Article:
As we explained in a story today, lawsuits over political maps have blocked Tarrant County's election officials from doing all but the bare minimum in planning for this year's primaries. Since late last year, the primaries have been pushed from early March to early April and then to late May, though a federal judge has said the primaries could end up in June.
Tarrant County Elections Administrator Steve Raborn highlights a separate concern facing his election office and likely other ones around the state: the legal limbo of Voter ID legislation.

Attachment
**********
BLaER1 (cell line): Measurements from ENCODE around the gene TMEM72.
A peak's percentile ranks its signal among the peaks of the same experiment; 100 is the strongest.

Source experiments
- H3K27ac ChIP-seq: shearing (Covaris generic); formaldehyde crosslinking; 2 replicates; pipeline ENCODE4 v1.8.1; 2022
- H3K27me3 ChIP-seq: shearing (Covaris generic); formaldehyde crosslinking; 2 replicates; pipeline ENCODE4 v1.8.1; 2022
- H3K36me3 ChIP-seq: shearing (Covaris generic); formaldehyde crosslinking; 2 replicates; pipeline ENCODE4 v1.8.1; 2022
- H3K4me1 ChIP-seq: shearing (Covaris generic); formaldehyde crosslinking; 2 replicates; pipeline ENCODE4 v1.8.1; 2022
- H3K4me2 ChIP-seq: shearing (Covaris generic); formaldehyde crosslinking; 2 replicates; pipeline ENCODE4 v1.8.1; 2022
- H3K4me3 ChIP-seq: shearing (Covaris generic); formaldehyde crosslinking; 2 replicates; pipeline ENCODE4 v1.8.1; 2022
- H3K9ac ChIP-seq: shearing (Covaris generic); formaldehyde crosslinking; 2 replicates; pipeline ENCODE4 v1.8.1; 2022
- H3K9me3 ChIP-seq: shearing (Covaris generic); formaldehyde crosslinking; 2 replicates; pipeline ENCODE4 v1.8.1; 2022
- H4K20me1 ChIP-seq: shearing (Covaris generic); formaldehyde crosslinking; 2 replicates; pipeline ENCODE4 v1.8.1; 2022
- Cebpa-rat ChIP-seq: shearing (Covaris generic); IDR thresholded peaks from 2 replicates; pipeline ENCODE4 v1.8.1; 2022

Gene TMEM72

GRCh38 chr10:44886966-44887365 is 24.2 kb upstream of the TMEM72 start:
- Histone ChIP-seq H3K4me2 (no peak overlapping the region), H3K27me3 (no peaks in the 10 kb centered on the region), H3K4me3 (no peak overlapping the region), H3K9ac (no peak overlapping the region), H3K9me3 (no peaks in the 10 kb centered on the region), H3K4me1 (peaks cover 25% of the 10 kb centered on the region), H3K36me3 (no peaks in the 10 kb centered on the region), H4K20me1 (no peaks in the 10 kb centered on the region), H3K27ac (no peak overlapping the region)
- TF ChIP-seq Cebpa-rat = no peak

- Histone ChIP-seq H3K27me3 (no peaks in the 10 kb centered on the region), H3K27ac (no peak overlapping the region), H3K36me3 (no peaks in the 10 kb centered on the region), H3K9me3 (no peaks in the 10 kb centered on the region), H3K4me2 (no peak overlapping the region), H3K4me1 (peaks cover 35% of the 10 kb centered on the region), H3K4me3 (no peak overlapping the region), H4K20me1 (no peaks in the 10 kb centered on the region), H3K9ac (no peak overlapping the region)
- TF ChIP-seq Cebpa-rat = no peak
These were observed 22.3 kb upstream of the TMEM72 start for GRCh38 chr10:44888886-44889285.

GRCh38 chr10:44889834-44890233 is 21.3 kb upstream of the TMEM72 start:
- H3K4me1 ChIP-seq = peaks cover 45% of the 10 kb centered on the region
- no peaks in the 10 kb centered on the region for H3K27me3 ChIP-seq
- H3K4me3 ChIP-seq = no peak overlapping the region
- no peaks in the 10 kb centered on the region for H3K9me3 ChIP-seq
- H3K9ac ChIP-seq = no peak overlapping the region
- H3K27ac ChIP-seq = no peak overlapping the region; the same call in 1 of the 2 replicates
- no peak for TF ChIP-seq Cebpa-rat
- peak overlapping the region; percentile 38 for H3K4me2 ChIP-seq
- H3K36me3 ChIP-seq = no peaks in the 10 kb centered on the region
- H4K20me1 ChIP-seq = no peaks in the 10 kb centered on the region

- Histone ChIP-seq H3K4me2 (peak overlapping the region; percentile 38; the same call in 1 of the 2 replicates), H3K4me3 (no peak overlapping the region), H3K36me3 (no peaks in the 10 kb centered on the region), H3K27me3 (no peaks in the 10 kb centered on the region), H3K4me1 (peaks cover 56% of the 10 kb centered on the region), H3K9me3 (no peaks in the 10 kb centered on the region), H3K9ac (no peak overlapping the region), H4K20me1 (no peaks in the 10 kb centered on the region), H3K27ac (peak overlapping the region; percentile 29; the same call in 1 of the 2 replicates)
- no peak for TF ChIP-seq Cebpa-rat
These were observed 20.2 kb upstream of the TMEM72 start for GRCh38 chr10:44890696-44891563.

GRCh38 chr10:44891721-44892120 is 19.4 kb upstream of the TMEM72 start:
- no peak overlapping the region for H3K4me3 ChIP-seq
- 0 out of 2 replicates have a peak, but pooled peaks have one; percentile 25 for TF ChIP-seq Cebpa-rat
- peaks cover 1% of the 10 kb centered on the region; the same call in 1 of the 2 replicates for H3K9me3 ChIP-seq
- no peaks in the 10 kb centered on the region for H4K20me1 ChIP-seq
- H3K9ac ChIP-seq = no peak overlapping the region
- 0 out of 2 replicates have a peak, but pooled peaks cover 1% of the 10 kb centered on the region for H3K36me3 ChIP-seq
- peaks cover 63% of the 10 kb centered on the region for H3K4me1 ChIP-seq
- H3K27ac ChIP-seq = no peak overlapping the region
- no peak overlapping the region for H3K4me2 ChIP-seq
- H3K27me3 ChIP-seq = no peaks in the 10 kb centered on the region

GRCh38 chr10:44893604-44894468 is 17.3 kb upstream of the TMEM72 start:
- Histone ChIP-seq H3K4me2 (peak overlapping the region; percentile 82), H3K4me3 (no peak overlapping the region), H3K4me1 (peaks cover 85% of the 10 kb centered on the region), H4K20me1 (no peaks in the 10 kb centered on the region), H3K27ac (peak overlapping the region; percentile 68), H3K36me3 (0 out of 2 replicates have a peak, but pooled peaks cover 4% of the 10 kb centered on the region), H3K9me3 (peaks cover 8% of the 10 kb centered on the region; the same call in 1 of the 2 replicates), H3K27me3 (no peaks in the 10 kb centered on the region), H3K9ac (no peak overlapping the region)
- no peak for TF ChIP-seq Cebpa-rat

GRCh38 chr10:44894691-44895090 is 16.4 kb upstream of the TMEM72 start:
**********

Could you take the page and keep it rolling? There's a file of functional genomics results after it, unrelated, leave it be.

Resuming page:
Gov. Rick Perry signed a bill last year requiring Texas voters to show photo identification at the polls. The law is still waiting on federal approval. Whether the law will be in effect for May elections impacts the language on several signs and forms the Tarrant County Elections Office needs to order.
The big one, Raborn says, is a special envelope used with provisional ballots that voters can cast if there’s a question about their eligibility. If the lack of a photo ID is why a voter might need to cast such a ballot, the new law requires that the ballot envelope reflect that.
"It's one of those things where you can’t just go to Wal-Mart and buy provisional ballots. You have to have them printed up," Raborn said. "At some point, we’ve got to be able to pull the trigger and know what forms we’re using."